The industry at large has been telling us for some time about the proliferation of virtualization into every area of business and consumer life, yet evidence suggests that thus far virtualization has not progressed much beyond the large enterprise market.
As with every good technology, mass adoption means all businesses need to buy into it, not just the Fortune 500. Remember when mid-size firms and “mom and pop” stores started buying fax machines and cell phones? That’s when those technologies truly became mainstream and indispensible. We believe 2011 is the year when virtualization technology follows suit. And as the SME sector wakes up to the benefits of virtualization, we believe Microsoft – the sleeping giant in the industry – will as well.
The entire server virtualization landscape has been reshaped in the last three years by the arrival of Microsoft’s Hyper-V product, the first viable and competitive mission-critical virtualization platform from the Windows maker.
Microsoft’s latest effort to produce a scalable virtualization product has received widespread critical acclaim as well as impressive levels of high-end adoption. At the time of its launch in June 2008, Hyper-V was considered a disruptive technology thanks in part to its bargain standalone price tag of $28 per license and the option of pre-bundling with Windows Server 2008. The ability to deliver to a mid-size business a pre-packaged server with a virtualization platform already in place has provided Microsoft with a great opportunity to build market share, as well as to obtain a sleeping installed user base that can be activated at any time. And that time is now.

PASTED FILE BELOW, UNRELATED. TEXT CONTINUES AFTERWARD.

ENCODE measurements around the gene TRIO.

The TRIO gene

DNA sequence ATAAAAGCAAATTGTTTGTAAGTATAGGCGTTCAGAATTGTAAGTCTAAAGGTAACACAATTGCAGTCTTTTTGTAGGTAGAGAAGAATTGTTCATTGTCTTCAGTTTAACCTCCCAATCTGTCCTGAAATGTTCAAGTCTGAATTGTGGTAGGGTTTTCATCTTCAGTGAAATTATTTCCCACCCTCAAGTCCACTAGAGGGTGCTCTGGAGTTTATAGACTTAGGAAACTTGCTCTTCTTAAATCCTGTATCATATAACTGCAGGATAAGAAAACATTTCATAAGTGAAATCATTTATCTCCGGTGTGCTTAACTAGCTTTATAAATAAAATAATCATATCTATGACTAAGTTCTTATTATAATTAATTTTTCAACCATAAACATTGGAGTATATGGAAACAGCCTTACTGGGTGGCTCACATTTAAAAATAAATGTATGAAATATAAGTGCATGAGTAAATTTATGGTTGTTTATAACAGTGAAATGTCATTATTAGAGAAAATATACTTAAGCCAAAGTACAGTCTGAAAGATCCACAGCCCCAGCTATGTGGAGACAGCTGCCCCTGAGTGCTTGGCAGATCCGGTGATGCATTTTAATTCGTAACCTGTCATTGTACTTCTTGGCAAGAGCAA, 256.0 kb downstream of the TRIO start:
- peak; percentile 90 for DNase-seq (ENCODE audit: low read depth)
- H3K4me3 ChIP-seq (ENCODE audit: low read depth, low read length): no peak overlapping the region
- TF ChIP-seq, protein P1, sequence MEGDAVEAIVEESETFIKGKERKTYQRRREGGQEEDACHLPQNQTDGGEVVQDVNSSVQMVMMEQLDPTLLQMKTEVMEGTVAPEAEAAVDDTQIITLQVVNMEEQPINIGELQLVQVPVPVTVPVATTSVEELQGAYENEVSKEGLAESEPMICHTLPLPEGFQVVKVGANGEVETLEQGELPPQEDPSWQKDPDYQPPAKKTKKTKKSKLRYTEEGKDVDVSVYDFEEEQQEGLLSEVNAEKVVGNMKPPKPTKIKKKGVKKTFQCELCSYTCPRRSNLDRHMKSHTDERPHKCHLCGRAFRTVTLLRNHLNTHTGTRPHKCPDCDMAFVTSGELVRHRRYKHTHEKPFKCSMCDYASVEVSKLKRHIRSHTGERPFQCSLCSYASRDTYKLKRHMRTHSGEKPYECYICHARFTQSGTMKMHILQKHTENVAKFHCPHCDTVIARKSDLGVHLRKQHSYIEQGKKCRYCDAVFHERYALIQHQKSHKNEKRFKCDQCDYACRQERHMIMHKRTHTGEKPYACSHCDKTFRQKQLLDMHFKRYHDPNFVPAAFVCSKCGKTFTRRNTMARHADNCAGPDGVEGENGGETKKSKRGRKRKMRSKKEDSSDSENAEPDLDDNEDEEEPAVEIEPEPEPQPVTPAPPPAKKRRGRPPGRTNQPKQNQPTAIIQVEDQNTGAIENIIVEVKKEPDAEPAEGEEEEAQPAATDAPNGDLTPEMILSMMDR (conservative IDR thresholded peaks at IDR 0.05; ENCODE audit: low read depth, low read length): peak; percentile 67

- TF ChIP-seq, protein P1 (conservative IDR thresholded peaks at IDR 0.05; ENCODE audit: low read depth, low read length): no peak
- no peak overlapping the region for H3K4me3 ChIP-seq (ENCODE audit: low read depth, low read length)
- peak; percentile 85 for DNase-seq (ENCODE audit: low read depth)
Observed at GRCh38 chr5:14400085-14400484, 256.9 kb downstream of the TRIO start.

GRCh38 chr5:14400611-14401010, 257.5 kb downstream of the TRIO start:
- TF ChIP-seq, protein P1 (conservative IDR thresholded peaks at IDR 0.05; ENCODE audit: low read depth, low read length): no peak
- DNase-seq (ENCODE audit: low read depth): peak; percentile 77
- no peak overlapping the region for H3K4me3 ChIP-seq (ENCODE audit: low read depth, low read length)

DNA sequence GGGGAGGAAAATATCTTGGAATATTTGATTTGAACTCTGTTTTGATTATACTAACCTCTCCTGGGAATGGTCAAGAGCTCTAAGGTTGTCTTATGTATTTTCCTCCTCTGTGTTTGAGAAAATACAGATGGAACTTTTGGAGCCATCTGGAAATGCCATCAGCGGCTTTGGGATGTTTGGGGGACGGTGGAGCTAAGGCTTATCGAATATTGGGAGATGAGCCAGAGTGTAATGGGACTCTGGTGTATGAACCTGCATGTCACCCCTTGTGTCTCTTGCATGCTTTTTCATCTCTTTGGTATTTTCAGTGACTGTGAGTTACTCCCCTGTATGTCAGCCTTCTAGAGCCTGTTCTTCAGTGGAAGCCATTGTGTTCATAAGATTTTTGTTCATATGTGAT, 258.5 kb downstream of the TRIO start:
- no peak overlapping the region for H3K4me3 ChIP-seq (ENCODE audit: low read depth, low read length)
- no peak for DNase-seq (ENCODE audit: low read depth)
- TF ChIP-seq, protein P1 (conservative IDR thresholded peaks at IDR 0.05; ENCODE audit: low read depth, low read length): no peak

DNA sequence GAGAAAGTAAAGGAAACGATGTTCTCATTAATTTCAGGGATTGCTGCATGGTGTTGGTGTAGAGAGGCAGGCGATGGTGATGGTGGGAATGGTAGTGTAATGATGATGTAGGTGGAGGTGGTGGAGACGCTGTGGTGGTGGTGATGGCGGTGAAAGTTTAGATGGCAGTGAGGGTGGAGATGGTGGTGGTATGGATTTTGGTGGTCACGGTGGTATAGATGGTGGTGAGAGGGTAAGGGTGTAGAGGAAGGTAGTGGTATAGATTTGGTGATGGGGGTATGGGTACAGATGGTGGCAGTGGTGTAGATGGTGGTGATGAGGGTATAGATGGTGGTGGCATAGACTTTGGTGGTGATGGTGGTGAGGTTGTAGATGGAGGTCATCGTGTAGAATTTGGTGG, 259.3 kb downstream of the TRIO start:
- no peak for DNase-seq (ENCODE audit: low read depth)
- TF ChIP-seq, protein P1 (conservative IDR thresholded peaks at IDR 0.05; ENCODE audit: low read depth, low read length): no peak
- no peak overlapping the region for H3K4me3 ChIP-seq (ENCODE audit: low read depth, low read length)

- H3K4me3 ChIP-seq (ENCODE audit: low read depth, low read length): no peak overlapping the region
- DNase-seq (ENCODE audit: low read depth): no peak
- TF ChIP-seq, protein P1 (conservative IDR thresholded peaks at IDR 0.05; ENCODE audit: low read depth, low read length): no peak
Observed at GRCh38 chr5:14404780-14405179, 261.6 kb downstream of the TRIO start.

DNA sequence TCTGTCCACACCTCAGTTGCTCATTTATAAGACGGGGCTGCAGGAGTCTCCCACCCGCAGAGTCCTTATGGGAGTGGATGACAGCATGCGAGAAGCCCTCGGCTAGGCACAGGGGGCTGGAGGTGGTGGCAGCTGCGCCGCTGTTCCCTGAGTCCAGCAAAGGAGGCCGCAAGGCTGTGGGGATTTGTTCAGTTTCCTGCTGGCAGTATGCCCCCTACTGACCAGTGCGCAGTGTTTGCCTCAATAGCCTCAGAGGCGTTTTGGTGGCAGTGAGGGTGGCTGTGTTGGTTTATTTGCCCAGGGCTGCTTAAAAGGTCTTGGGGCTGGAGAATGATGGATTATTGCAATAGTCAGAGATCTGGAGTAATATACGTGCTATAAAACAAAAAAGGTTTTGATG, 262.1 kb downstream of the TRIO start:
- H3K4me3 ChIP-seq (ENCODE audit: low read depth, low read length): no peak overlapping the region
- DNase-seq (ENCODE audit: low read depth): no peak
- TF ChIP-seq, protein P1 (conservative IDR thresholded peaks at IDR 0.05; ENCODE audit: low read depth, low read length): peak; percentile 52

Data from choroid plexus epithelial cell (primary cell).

In contrast, market leader VMware has addressed this new strain of competition by bringing new SKUs of its products to market, and challenging Microsoft on price, particularly in the low end of the market and among SMEs. VMware repackaged its barebones ESXi hypervisor as a free download to draw users to its more advanced, paid options, realizing from Microsoft’s success that the SME market was ready for an introduction to server virtualization. Microsoft’s subsequent decision to make Hyper-V a free product was unsurprising, and removed the last major barrier to deployment among smaller, cost and resource-conscious organizations.
But why will 2011 bring with it such a major uplift in Hyper-V adoption in the mid market? As companies emerge from the worst of the recent economic downturn, attention turns to refreshing IT equipment and investing in new technologies to streamline the business, cut longer-term costs, and deliver new services. Microsoft already has a strong installed base for Hyper-V. Many installations are in active use, but many more are waiting to be pressed into service by a pre-packaged virtual machine instance – an increasingly popular way of selling enterprise back-office software.
New virtualization-ready servers will also form the nucleus of this new investment.
This theory is supported by analyst firm IDC, which forecasts that more than 23% of all servers shipped by 2014 will be actively supporting virtual machine technology out-of-the-box. In addition, more than 70% of all server workloads installed on new shipments in 2014 will reside in a virtual machine.
According to IDC, more than $19 billion will be spent on server hardware in support of virtualized applications, with shipments of virtual servers growing twice as fast as the overall server market between 2010 to 2014.
This growth is not just coming from hardware refreshes and a desire to modernize the way new software is served. The mid-market also has to contend with the challenge of deploying new technology while also retaining working, productive legacy solutions. Solutions such as Hyper-V provide a straightforward and cost-effective way for these organizations to keep running legacy applications that still do the job, without the burden of support costs for aging and obsolete hardware.
Supporting Hyper-V virtual server deployments is a major and growing part of DataCore’s activity. Cost aside, Microsoft, along with the likes of VMware and Citrix, have helped bring attention to the virtualization market and have built confidence in virtual infrastructure.